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Hunger games
Zomato goes all out to get your attention in this latest ad campaign

Somdyuti Datta Ray

If 'hunger’ were a living being, it would be a monster that attacked you in all forms: the midnight pangs that refuse to let you rest, that sudden craving for dessert; or the nostalgic yearning for your comfort food. Restaurant discovery and delivery app Zomato completely empathises with you. And it promises to do everything it can to satiate your food fancy.

Conceptualised in-house by Akshar Pathak, delivered with a dollop of wit and pop culture, that pretty much sums up Zomato’s series of outdoor print advertisements. Right from James Bond to Shah Rukh Khan; from AR Rahman to Honey Singh and regional staples such as dhokla and rasam – every thing finds a mention in the over 20-message campaign, all in good humour, of course.

“The creatives are around things people can connect with easily, either with situations and colloquial terms from their daily lives. Yet they are slightly different from the usual outdoor advertising you see in the country. The idea was to focus on conversation starters,” says Pramod Rao, head – content and marketing. And sure enough with easy-recall value lines such as “Oonchi hai building” or “Nation wanted to know”, the print ads manage to capture one’s attention.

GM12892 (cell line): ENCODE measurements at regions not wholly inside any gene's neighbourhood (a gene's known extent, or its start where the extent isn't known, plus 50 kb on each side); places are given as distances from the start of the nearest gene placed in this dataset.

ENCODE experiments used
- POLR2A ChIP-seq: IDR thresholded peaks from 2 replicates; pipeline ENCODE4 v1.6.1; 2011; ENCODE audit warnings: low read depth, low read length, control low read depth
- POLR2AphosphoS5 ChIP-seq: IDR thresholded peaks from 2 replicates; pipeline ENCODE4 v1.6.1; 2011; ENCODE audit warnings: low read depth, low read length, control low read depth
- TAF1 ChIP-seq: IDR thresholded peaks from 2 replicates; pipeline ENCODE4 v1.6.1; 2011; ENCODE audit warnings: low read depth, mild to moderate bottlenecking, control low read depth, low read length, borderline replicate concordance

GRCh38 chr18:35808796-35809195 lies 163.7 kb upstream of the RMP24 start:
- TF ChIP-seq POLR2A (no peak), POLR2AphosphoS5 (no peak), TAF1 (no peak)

Zomato spared nothing and no one to make sure its latest campaign was the talk of the town. It’s not a surprise then that several people took offence to one of the campaign messages that was a play on the abbreviated versions of Hindi expletives. It was an ode to everyone’s favourite mac’n’cheese and butter chicken, it was a joke stretched too far that clearly wasn’t everyone’s cup of tea. So much so, that the company was compelled to take it down and issue an apology for the same.

However, Rao says in Zomato’s defense, “There was no malice or disrespect intended, nor was there an agenda to stir up a controversy. The reaction to that one specific creative made us think about taking an alternative path, and for the next wave of this out-of-home campaign we chose to go with the message that we believe in and live by.” Pathak, who faced much of the backlash, was unavailable for a comment.

But a minor blip is not one to make the team abort its strategy. If anything, it was perhaps the much-needed push to think of out of the box and convey all that it accomplishes on a single platform.

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